It is not quite that Oct. 16, 1989, lives as a “date of infamy” in Toronto Maple Leaf history, but it does stand as one when a smaller “innocent” move had much more serious repercussions.
Floyd Smith, then the new general manager of the Toronto Maple Leafs, needed to find that steady “stud” defenceman on a Leaf team that had got off to a 1-4-0 start in their first five games and, even worse, had allowed 30 goals against (6.00 per game) over that period.
After losing out on acquiring Randy Moller from the Quebec Nordiques (he had been traded earlier to the New York Rangers for Michel Petit), Smith focused on Tom Kurvers from the New Jersey Devils.
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The 27-year-old Kurvers had been a solid NHL defenceman for six NHL seasons and had been traded from Montreal to Buffalo (in 1986) for a second-round draft choice and from Buffalo to New Jersey (in 1987) for a third-round draft choice. Now Kurvers would be going to the Toronto Maple Leafs for a serious upgrade in a first-round draft choice in 1991.
The added cache and value in that particular draft would be that Eric Lindros, the most touted graduating junior player since Mario Lemieux in 1984, would be eligible that season.
The Lindros “situation” would be very much a back burner visual for the Toronto Maple Leafs as they blossomed with Kurvers in the lineup and finished the 1989-90 season with a .500 record (38-38-4), which meant they were three games above .500 with Kurvers in the lineup. He had a solid season on the Leaf blueline with 52 points (15 goals, 37 assists) in 70 games.
Despite a first-round playoff loss to the St. Louis Blues, Leaf fans were very excited about a team that had finished third in the NHL in goals for with 337 (only Calgary with 348 and Los Angeles with 338 had more).
The optimism and excitement in looking forward to even better things in 1990-91 would soon unravel as would the perspective on the Kurvers trade.
The unanticipated nightmare of the 1990-91 regular season would start with the Leafs going 1-9-1 in their first 11 games and then firing head coach Doug Carpenter who was replaced by Tom Watt. The brutal start was bad enough for Leaf management, but now the spectre of that first-round pick going to the New Jersey Devils possibly becoming Lindros was a very unsettling reality. The Leafs were 4-16-1 on Nov. 17, and dead last in the NHL, which was not a great situation for two NHL teams.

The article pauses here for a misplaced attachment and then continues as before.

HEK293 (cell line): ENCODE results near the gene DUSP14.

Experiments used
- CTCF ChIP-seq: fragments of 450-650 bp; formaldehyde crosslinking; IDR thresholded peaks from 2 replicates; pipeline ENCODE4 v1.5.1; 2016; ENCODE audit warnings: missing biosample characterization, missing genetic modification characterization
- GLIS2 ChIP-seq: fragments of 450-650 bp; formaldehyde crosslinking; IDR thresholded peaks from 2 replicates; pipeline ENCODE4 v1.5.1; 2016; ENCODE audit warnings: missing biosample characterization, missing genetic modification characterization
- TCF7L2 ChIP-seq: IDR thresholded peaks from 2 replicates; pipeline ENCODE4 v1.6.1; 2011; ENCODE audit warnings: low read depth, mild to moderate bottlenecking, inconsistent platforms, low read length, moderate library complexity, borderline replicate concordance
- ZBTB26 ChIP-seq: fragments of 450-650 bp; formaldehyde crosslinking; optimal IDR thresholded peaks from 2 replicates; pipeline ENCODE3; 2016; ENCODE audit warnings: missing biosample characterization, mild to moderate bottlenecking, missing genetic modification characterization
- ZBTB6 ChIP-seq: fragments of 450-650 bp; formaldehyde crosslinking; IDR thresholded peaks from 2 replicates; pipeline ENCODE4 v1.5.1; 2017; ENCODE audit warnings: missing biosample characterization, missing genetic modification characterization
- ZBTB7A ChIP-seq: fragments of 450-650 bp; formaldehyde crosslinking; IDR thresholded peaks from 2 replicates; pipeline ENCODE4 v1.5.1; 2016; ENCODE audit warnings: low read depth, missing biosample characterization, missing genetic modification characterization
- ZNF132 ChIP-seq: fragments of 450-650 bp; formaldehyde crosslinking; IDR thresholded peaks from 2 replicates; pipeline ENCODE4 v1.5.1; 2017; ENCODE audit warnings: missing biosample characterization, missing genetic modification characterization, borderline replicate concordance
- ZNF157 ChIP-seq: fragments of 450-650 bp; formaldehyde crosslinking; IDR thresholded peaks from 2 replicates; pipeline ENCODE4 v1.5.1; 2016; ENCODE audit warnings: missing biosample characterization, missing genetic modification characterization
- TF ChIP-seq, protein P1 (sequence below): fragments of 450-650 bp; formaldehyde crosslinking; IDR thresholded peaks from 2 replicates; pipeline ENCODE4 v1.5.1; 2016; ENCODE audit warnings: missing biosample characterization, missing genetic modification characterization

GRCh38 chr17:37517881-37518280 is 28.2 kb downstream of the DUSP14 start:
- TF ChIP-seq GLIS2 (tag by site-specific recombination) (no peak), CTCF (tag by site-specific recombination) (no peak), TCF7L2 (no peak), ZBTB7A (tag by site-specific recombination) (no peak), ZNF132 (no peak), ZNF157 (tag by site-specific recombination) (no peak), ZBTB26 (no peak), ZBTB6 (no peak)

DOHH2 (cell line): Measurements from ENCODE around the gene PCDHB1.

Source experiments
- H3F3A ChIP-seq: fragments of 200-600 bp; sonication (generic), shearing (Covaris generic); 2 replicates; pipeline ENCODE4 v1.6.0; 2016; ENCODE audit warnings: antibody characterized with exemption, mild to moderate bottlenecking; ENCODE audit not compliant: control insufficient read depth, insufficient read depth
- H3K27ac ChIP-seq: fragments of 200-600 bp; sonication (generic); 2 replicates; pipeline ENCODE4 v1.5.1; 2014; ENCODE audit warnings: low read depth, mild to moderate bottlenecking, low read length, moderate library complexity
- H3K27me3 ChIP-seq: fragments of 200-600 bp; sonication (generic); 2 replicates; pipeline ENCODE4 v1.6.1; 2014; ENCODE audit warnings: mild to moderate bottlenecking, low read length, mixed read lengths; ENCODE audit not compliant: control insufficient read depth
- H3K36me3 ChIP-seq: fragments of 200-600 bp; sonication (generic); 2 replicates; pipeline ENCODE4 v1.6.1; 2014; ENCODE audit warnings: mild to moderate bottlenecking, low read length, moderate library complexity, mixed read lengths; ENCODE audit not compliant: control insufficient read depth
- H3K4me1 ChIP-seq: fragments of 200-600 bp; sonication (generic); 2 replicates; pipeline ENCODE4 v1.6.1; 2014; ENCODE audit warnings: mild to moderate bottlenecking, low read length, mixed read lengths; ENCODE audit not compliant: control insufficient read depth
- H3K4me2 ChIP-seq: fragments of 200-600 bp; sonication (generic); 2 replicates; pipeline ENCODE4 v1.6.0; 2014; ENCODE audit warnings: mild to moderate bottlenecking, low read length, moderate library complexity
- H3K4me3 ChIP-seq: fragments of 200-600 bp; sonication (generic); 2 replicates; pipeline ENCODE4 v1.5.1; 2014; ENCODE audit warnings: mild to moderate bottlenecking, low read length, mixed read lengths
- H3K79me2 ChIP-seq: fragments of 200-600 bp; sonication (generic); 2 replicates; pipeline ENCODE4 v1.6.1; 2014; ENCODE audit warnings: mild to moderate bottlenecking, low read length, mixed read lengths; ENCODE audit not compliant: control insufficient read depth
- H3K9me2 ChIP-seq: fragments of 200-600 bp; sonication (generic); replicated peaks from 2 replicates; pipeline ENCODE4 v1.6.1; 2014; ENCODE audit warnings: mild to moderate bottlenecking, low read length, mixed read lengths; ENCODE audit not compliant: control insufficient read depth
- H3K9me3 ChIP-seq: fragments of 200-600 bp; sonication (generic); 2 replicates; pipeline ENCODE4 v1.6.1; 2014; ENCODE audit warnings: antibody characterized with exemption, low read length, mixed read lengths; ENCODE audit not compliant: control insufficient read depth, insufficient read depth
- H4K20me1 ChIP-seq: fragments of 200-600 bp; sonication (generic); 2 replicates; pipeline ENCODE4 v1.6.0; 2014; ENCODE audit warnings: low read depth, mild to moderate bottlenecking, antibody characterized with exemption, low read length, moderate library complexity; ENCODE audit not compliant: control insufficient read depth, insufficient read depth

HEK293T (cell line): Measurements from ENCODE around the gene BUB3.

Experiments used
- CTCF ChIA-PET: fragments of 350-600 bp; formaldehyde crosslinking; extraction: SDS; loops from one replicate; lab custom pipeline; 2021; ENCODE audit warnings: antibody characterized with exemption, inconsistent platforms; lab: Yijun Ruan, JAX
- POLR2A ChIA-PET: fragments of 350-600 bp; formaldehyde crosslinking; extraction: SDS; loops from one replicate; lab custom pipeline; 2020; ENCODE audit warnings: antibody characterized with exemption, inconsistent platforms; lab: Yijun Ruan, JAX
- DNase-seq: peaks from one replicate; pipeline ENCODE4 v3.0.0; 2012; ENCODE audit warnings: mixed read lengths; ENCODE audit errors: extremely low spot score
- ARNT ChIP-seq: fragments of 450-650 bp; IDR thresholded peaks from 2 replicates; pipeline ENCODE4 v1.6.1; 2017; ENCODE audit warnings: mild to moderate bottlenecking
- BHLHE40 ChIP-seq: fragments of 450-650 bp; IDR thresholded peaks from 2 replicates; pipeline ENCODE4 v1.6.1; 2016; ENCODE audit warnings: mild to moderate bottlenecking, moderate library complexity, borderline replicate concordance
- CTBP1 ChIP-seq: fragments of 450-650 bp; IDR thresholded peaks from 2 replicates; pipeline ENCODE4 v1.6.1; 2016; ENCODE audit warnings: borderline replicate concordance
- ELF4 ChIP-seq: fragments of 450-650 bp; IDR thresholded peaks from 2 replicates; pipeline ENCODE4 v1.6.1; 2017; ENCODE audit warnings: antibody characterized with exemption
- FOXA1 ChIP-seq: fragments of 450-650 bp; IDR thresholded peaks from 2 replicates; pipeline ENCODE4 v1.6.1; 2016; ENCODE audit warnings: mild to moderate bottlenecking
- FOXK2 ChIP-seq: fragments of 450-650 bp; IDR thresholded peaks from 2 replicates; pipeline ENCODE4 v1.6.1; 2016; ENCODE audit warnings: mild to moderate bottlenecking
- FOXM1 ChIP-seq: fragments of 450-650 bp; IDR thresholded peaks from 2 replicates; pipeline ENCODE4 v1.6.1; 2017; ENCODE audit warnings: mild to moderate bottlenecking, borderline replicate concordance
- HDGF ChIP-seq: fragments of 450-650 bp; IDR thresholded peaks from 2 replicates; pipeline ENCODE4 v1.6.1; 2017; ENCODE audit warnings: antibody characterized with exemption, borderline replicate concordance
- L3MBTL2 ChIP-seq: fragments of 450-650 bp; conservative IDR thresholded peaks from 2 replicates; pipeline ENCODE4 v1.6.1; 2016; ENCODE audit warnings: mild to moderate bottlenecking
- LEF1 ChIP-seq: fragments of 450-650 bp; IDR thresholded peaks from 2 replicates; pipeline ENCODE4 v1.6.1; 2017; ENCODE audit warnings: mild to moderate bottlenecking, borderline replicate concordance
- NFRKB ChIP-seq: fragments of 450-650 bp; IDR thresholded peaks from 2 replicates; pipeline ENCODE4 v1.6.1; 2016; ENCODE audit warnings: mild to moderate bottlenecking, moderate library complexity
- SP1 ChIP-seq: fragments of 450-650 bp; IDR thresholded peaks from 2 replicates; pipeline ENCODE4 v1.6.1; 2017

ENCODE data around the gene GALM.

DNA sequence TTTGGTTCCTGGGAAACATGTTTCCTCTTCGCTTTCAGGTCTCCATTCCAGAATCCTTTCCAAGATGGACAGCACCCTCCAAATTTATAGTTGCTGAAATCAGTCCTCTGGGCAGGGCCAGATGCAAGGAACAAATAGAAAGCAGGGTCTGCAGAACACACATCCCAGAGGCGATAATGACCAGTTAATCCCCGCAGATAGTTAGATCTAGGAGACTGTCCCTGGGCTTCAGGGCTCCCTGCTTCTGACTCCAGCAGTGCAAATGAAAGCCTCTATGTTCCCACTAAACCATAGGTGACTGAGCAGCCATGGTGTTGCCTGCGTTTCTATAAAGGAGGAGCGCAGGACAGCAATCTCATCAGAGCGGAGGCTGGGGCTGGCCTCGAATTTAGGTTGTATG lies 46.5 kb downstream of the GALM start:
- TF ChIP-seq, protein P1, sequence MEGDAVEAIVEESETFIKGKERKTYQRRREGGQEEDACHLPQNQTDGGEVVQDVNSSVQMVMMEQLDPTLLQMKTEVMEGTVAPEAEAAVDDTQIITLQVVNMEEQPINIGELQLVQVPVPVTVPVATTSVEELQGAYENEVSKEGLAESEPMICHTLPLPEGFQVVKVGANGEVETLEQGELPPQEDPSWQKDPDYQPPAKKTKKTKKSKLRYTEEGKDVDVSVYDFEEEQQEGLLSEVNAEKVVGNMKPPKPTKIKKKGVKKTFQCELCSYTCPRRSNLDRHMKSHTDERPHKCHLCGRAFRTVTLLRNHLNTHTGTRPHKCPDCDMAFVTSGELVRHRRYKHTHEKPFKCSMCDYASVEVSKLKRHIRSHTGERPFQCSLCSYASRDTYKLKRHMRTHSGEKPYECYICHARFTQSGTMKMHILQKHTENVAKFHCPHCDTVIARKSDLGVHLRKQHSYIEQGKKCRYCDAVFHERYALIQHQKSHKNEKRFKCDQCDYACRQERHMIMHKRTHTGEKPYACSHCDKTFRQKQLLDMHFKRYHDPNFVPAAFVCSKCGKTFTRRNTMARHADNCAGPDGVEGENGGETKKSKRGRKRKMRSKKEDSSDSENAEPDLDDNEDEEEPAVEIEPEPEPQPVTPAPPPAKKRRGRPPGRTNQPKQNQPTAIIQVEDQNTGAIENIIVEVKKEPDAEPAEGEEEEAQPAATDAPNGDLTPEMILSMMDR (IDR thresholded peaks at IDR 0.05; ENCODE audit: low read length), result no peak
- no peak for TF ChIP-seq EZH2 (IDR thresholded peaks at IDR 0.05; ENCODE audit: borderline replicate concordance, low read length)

For the Leafs it’s obvious why, but the Quebec Nordiques welcomed finishing dead last and being able to draft Lindros. The Leafs’ unexpected early-season woes were putting them in serious “contention” for that dubious (but lucrative) honour. So on Nov. 17, GM Smith made a trade to strictly erase the possibility of finishing last.
The Leafs gave up Scott Pearson and two second round selections to Quebec for Lucien DeBlois, Michel Petit and Aaron Broten. These three veteran players had no future with the Maple Leafs. The trade only made the Nordiques weaker for that season and strengthened the Leafs. It increased the Nordiques chances of finishing last and decreased Toronto’s odds. It was a trade that would never have happened had the Kurvers deal with New Jersey not occurred.
The nightmare ‘90-91 season would remain a Leaf nightmare, but at least wouldn’t lead to Lindros being the “cost” for Kurvers who, by the way, also struggled that season and was traded to Vancouver for Brian Bradley in January.
The expansion San Jose Sharks had the second overall selection in the ’91 draft. If they had selected Scott Niedermayer instead of Pat Falloon, the negative legacy of the Kurvers trade would have died there. But they didn’t. Instead, the New Jersey Devils used Toronto’s pick to draft Scott Niedermayer third overall.
Much like Brian Burke made the Phil Kessel trade never expecting the Bruins to have a chance to select Tyler Seguin, Smith had the same thought in regards to the Kurvers deal. The top 10 of the 1991 draft included one other stud in Peter Forsberg, but otherwise less-than-ordinary high first-rounders Falloon, Scott Lachance, Aaron Ward, Alex Stojanov, Richard Matvichuk, Patrick Poulin, and Martin Lapointe were picked at the top.
The Leafs may have “dodged a bullet” when their pick wasn’t used on Lindros, but experienced an arguably worse result in the Devils choosing Niedermayer. He accomplished feats that eluded Lindros: four Stanley Cups, a Conn Smythe Trophy and induction into the Hockey Hall of Fame. Plus, Niedermayer won a Norris Trophy (something Lindros wasn’t eligible for).
Niedermayer became a huge contributor on New Jersey’s uphill climb from a team that had trouble getting out of the first round of the playoffs, to an NHL powerhouse. What if he had instead joined the team that finished 20th out of 21 NHL teams in 1990-91?
Think of the Toronto Maple Leaf playoff runs in 1993 and 1994 after Cliff Fletcher (Smith’s successor as GM) added the likes of Doug Gilmour, Dave Andreychuk, Glenn Anderson and Jamie Macoun to existing Leafs like Wendel Clark, Todd Gill and Felix Potvin. Think of the significant difference an elite NHL defenceman like Niedermayer would have made with those two teams. Stanley Cup teams seem to need an elite “stud” all-star defenceman – something the Leafs didn’t have for those two playoff runs.
The New Jersey Devils sure did when they won their first Stanley Cup in 1995. Scott Niedermayer went on to lead the Devils to three Cups and the Anaheim Ducks to one, the kind of success that continues to elude the Leafs and their fans.